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Hands-On with the Specialized ANGi Crash Detection System

February 17, 2020
Hands-On with the Specialized ANGi Crash Detection System

First released in late-2018, the Specialized Angi crash detection system has continued to evolve throughout the last 18-months. Recently updated for 2020, the ANGi system is now compatible with a range of cycling computers, has it's own slick companion app and is compatible with a wide range of helmets.


Safety, Simplified

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The ANGi system is the latest iteration of the ICEdot crash detection system. Specialized purchased the company behind ICEdot in 2017 and ever since we've been waiting to see how the big S would improve on what already was an innovative and robust product offering. It's worth stating that ICEdot founder Chris Zentheofer is still in charge of the ANGi's development and the Ride App it's connected to.

Standing for Angular G-Force Indicator, ANGi provides peace of mind, by providing riders with a way to contact their loved ones or emergency contacts in the event of a potential crash.

Safety-tech such as this isn't new by any means after ICEdot initially hit the market in 2013 with its unit, and other brands have attempted to incorporate similar tech in their helmets. The main drawback of these units was the additional heft and weight the sensors added. Weighing in at a meagre 10 grams, the ANGi unit is not only light on the scales, but it's also much smaller than its predecessor, making placing it on third-party helmets a breeze.

So with ANGi seemingly now hitting its straps we headed on down to the Specialized Chalet at this year's Tour Down Under and picked up a test unit of our own to put through its paces.

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Our ANGi unit is fitted to the frankly sublime S-Works Prevail II helmet. The unit is mounted to the rear of the lid, on the retention system with two small screws. With every ANGi unit sold separately, a mounting plate is included and can be affixed via 3M adhesive or the included screws. We were advised by the crew at Specialized that the unit works best attached to the retention system on the back on the helmet.

ANGi is powered by a single CR2032 battery and is said to provide up to 6-months worth of power to the unit when used regularly. It's also waterproof up to 1 metre and dustproof.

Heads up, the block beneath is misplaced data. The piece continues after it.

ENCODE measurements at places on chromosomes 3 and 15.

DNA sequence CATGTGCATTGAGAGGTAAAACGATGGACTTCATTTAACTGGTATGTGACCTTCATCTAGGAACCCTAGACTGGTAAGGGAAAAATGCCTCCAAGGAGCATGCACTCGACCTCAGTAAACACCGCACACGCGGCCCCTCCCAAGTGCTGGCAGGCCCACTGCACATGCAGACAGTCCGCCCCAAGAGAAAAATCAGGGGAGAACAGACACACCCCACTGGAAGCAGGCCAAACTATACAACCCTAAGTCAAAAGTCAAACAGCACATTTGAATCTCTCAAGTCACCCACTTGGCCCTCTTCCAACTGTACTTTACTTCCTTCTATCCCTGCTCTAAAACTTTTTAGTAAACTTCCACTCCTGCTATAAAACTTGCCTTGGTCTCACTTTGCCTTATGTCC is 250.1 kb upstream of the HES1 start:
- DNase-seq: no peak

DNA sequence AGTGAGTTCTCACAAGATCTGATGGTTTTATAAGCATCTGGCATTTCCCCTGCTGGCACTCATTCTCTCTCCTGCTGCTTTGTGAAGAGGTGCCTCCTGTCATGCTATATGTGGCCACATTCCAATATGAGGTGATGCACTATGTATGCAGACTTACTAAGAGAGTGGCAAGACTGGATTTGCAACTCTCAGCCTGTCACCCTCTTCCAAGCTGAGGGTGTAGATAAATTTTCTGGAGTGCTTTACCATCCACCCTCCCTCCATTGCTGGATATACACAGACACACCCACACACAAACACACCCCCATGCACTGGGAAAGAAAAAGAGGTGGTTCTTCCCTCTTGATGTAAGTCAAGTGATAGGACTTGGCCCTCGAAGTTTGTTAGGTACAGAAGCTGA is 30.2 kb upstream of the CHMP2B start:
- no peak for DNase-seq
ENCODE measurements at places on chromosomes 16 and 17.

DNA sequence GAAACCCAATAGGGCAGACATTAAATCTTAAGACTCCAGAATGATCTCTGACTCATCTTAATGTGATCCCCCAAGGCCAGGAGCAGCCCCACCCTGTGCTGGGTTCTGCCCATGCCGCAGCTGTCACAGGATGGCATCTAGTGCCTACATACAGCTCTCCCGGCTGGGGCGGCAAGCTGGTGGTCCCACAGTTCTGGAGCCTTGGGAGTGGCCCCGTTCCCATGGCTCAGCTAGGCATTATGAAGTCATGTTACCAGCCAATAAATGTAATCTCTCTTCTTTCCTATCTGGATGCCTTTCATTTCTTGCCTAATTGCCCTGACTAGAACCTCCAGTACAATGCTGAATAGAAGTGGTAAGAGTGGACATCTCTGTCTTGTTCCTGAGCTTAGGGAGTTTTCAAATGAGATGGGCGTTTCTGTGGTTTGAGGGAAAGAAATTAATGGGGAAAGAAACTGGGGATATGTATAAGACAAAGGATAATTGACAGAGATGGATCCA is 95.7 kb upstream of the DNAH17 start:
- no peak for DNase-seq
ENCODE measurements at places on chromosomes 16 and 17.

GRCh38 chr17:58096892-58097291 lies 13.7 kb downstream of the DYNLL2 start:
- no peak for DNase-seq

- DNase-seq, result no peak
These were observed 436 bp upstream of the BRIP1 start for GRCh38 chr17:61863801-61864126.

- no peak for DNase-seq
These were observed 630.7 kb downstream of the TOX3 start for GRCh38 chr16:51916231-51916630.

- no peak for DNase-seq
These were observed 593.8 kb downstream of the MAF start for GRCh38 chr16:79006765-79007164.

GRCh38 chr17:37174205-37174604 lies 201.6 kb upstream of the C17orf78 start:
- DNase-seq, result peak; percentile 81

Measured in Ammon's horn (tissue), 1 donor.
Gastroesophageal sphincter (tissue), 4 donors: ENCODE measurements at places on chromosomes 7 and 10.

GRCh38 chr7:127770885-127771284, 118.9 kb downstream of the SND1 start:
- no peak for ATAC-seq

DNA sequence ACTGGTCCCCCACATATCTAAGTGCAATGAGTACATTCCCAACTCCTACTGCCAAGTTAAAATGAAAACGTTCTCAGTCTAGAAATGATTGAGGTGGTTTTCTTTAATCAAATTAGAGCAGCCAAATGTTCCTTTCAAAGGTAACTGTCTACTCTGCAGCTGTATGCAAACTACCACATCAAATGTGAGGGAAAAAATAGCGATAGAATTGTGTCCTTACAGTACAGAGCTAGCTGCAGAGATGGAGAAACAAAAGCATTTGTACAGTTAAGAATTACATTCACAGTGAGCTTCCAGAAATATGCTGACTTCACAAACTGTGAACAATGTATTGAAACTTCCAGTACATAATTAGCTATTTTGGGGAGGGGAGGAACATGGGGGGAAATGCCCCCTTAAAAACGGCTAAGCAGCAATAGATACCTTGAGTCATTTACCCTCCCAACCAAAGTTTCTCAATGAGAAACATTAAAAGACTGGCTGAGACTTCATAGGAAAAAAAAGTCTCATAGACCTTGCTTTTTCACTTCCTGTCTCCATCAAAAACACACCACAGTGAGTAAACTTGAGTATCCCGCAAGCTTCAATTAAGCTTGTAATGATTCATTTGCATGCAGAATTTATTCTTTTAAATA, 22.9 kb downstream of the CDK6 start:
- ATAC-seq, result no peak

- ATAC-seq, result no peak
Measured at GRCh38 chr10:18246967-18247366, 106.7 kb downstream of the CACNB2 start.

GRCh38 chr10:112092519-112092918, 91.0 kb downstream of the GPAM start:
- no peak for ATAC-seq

Onto the added extras, and Specialized has shelled its old subscription model, making the ANGi a one time purchase and that's it. As of January 2020, ANGi can also be paired with Wahoo Elemnt head units as an accessory. This means that in the event of an incident (or a false alarm) you can stop the units countdown mechanism via your cycling computer.

Setting up ANGi is a cinch, download the Specialized Ride smartphone app (Available on both Apple and Android), enter your one-time activation code, enter your emergency contact details, and that's it. It's worth noting, that for ANGi to work, the Ride App does need to be open in the background on your phone, however, due to the BLE connection between the sensor and your smartphone, it won't drain your phone's battery.

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How it Works

So how does ANGi work? If the ANGi sensor detects a potential crash during your ride, it will connect to the Ride App on your smartphone, sound an alarm, and start a countdown. If you're okay, you cancel the countdown and keep riding. If you're injured and unable to cancel the countdown, however, the Ride App will send a text alert to your emergency contacts telling them you may have been in an accident.

In addition to notifying your contacts that you may have crashed, ANGi and the Ride App will also send your location, via GPS coordinates, to all of the contacts you've listed in the Ride App. Thankfully in the month or so we've been riding with ANGi, we've never had to rely on its services out on the road. It must be said, however, that the unit has thus far performed exceptionally, with no false alarm hits or bugs encountered in over 1000km of riding. The fact that it's included on all new-for-2019 Specialized helmets and beyond should have a whole new generation of riders feeling that little bit safer in the saddle.

So if you frequently ride alone, in remote locations or want peace of mind, coming in at a one-off cost of AU$75, the ANGi system is a negligible investment to make towards your safety on the bike. After all, a device that calls for help when you need it most may end up being priceless.

To find out more about ANGi, check out Specialized.com or head into your nearest Specialized dealer for a hand-on look at this innovative piece of cycling tech.

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Thanks to Specialized Australia for providing the product for this review.

Shop the range of ANGi equipped helmets from leading retailers across the country here, at BikeExchange.